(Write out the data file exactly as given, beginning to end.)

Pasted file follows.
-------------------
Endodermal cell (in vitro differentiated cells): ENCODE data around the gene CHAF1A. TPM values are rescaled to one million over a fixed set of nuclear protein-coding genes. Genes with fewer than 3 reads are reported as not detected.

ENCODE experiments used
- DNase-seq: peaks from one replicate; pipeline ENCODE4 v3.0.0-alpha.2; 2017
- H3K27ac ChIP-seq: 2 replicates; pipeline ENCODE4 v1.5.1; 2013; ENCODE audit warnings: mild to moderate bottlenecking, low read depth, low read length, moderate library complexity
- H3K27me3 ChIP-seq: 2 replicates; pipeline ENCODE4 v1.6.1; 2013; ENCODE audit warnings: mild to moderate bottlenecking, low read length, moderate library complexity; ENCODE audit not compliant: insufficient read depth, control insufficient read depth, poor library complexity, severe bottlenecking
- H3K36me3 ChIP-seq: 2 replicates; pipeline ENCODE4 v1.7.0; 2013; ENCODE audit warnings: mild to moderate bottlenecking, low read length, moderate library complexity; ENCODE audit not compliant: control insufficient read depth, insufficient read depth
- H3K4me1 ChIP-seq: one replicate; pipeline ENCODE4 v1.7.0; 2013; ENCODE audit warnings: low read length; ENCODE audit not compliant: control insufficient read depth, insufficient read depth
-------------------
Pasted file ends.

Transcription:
Endodermal cell (in vitro differentiated cells): ENCODE data around the gene CHAF1A. TPM values are rescaled to one million over a fixed set of nuclear protein-coding genes. Genes with fewer than 3 reads are reported as not detected.

ENCODE experiments used
- DNase-seq: peaks from one replicate; pipeline ENCODE4 v3.0.0-alpha.2; 2017
- H3K27ac ChIP-seq: 2 replicates; pipeline ENCODE4 v1.5.1; 2013; ENCODE audit warnings: mild to moderate bottlenecking, low read depth, low read length, moderate library complexity
- H3K27me3 ChIP-seq: 2 replicates; pipeline ENCODE4 v1.6.1; 2013; ENCODE audit warnings: mild to moderate bottlenecking, low read length, moderate library complexity; ENCODE audit not compliant: insufficient read depth, control insufficient read depth, poor library complexity, severe bottlenecking
- H3K36me3 ChIP-seq: 2 replicates; pipeline ENCODE4 v1.7.0; 2013; ENCODE audit warnings: mild to moderate bottlenecking, low read length, moderate library complexity; ENCODE audit not compliant: control insufficient read depth, insufficient read depth
- H3K4me1 ChIP-seq: one replicate; pipeline ENCODE4 v1.7.0; 2013; ENCODE audit warnings: low read length; ENCODE audit not compliant: control insufficient read depth, insufficient read depth